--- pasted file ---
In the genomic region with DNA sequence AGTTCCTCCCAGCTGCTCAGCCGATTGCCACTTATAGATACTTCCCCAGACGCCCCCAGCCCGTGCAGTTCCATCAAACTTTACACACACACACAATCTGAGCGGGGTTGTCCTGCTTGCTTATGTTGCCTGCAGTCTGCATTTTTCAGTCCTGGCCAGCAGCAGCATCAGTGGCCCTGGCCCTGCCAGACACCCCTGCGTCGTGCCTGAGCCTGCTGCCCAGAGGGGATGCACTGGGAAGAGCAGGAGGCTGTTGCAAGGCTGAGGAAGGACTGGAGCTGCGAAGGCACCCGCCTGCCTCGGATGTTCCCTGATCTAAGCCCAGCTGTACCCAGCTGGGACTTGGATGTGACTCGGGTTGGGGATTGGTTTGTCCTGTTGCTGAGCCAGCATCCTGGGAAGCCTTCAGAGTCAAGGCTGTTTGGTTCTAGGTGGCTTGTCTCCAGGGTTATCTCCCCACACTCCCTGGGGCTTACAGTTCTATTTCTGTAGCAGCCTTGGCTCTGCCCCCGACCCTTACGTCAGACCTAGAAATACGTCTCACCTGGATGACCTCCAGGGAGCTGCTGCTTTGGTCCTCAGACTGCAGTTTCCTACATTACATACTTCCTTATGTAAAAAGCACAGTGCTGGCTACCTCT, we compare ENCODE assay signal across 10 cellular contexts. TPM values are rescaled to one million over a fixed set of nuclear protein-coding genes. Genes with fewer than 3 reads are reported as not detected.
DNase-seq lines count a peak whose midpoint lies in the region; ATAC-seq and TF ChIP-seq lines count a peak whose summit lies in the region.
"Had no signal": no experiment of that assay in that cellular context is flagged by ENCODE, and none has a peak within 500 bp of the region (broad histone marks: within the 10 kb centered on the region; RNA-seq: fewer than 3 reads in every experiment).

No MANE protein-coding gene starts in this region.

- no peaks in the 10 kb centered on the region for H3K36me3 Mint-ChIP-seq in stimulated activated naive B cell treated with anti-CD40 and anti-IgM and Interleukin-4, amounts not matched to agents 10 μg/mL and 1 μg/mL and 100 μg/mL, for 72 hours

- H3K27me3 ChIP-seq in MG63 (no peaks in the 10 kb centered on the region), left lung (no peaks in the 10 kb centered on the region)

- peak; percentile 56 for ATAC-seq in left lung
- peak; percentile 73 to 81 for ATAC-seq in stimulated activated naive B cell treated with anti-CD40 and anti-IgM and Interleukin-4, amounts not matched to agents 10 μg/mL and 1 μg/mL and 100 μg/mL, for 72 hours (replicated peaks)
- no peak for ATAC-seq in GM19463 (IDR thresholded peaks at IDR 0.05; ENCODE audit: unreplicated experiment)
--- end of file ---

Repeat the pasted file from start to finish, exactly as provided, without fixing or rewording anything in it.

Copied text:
In the genomic region with DNA sequence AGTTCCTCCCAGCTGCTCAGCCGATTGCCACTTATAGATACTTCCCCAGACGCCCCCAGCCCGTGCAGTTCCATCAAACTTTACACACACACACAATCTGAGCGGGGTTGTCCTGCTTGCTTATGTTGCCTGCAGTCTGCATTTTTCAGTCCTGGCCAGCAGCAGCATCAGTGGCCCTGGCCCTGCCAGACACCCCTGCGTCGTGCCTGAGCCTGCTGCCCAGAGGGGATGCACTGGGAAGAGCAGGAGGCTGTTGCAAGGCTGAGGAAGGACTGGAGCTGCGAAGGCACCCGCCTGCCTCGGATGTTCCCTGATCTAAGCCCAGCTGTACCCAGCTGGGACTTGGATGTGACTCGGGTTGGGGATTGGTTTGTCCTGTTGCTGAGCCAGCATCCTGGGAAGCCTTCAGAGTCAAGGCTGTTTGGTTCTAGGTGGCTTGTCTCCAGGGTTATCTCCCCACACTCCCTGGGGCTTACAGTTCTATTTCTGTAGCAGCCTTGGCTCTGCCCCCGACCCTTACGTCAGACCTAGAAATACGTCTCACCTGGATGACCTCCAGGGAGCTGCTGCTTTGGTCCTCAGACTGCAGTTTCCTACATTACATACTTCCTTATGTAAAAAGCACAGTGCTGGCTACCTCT, we compare ENCODE assay signal across 10 cellular contexts. TPM values are rescaled to one million over a fixed set of nuclear protein-coding genes. Genes with fewer than 3 reads are reported as not detected.
DNase-seq lines count a peak whose midpoint lies in the region; ATAC-seq and TF ChIP-seq lines count a peak whose summit lies in the region.
"Had no signal": no experiment of that assay in that cellular context is flagged by ENCODE, and none has a peak within 500 bp of the region (broad histone marks: within the 10 kb centered on the region; RNA-seq: fewer than 3 reads in every experiment).

No MANE protein-coding gene starts in this region.

- no peaks in the 10 kb centered on the region for H3K36me3 Mint-ChIP-seq in stimulated activated naive B cell treated with anti-CD40 and anti-IgM and Interleukin-4, amounts not matched to agents 10 μg/mL and 1 μg/mL and 100 μg/mL, for 72 hours

- H3K27me3 ChIP-seq in MG63 (no peaks in the 10 kb centered on the region), left lung (no peaks in the 10 kb centered on the region)

- peak; percentile 56 for ATAC-seq in left lung
- peak; percentile 73 to 81 for ATAC-seq in stimulated activated naive B cell treated with anti-CD40 and anti-IgM and Interleukin-4, amounts not matched to agents 10 μg/mL and 1 μg/mL and 100 μg/mL, for 72 hours (replicated peaks)
- no peak for ATAC-seq in GM19463 (IDR thresholded peaks at IDR 0.05; ENCODE audit: unreplicated experiment)